Vigorous, be-gloved windscreen scraping has been a commonplace early morning sound this week after winter finally decided to bite with a predictable vengeance.
For many, getting covered in a thin layer of unwelcome ice so soon after breakfast often makes for a portentous start to the working day, especially at a time of year when bills of every hue arrive with indecent frequency, adding a further disagreeable element to the seasonal bleakness.
Yet while we can reasonably expect winter’s cheerless cold to eventually give way to spring’s warmth, it would nonetheless be prudent to add a few more figurative layers as protection against what promises to be a protracted, bitingly raw economic temperature.
That is unless you work in the sports rights industry, or more specifically, the broadcast sports rights industry, a sector where the rewards on offer could even tempt Fred Goodwin out of well-paid retirement.
To garner almost immediate evidence of what is one of the west’s few boom industries, you need only to tune into Sunday’s Super Bowl match between the New England Patriots and the New York Giants.
America loves to hype the biggest game in its richest sport, but the 42nd Super Bowl of the modern era, scheduled to be played at the Lucas Oil Stadium in Indianapolis, promises to be bigger and generate more money for broadcasters than any of the NFL’s previous seasonal denouements.
Apart from regularly serving up a scintillating celebration of American Football, the Super Bowl is also famed for the sale of 30-second advertising slots, invariably at outrageous prices.
But in recent years, as recession hit the US with unprecedented force, the unthinkable happened: advertising rates actually fell. They started to rise two years ago and have since accelerated to unprecedented levels.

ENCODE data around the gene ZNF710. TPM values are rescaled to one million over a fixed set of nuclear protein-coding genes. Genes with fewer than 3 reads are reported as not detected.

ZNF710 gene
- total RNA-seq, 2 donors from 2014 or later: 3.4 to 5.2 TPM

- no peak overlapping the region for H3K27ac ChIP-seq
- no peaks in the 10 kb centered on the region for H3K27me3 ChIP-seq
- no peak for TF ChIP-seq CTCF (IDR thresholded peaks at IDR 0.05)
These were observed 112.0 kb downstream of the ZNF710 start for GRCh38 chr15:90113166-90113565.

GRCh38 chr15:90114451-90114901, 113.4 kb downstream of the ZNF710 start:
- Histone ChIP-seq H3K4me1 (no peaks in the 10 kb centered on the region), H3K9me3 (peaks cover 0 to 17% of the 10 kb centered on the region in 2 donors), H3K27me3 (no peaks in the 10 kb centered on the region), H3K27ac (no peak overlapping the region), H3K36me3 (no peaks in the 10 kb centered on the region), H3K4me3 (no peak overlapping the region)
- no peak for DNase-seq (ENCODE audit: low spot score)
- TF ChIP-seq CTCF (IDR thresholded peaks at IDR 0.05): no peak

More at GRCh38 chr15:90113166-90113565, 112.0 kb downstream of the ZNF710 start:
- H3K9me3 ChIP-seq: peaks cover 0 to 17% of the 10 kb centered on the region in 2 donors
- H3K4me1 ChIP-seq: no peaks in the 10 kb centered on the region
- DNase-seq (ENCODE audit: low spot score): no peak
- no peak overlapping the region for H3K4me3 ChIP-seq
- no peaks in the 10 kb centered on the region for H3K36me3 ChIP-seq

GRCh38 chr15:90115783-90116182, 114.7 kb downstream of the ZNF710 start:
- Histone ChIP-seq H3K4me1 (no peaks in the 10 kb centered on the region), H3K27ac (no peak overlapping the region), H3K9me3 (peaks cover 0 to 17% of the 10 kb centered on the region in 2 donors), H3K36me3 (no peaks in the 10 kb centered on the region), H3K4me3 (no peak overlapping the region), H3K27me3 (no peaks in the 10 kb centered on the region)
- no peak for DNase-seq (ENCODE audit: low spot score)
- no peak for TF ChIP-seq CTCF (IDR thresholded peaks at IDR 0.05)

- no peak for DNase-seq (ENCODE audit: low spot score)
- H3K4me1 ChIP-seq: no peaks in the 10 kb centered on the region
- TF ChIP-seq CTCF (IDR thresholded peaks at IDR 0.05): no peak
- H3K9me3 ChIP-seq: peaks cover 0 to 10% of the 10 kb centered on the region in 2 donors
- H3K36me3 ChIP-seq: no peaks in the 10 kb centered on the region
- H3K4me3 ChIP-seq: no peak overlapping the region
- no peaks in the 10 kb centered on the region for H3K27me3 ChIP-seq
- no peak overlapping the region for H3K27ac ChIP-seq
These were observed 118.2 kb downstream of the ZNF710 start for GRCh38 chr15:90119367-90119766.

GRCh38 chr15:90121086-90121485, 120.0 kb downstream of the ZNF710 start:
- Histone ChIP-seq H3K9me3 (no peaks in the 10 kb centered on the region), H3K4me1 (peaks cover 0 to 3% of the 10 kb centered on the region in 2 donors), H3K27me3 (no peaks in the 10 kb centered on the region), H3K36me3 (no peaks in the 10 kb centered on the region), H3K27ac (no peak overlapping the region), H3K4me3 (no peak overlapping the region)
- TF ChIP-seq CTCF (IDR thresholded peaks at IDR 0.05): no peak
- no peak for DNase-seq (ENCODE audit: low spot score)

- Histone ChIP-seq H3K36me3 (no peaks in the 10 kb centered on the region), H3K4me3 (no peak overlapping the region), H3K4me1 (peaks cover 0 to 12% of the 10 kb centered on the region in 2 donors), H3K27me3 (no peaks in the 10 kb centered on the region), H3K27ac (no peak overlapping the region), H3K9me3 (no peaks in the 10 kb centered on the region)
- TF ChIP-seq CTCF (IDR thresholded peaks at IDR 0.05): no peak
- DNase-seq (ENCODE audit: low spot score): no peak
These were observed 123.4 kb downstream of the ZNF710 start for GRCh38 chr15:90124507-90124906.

On Sunday, the average price paid for half a minute of screen exposure will exceed $3.5 million for the first time; one company paid more than $4 million to secure the most coveted 30-second advertising slot. Incredibly, agencies reported that every single one had been sold before Thanksgiving (November 24th) last year.
The list of Super Bowl advertisers reads like a Who’s Who of corporate America. Coca Cola, Pepsi, Bridgestone, General Motors and Anheuser-Busch, which has bought nine ad slots during the game costing almost $30 million, will each seek to persuade the watching millions to rush out and buy their product.
The only guaranteed winners on Sunday are the game’s broadcasters who will screen what will be the most watched and most valuable event (not just sport) in US television history.
News Corporation-owned Fox Network, which bought the rights to broadcast the game as part of a seven-year, $4.98 billion deal with the NFL, attracted an estimated 114 million viewers in 2011, America’s largest-ever television audience.
Yet the broadcaster simultaneously used $76 million of its own ad time to cross-promote shows such as Glee which form part of its entertainment portfolio.
This year, NBC, now the least-watched of America’s largest broadcasters, will use the Super Bowl (and the summer’s Olympics) to promote its other, non-sport, prime time line-up, including Smash, a show about actresses vying to play Marilyn Monroe on Broadway. It’s forecast to exceed Fox’s 114 million audience and outspend its rival’s $76 million promoting its own shows.
In many respects, sport has become a loss-leader for big networks who balance the cost of acquiring sports rights against the ability it gives them to actively promote other material and to attract colossal ratings.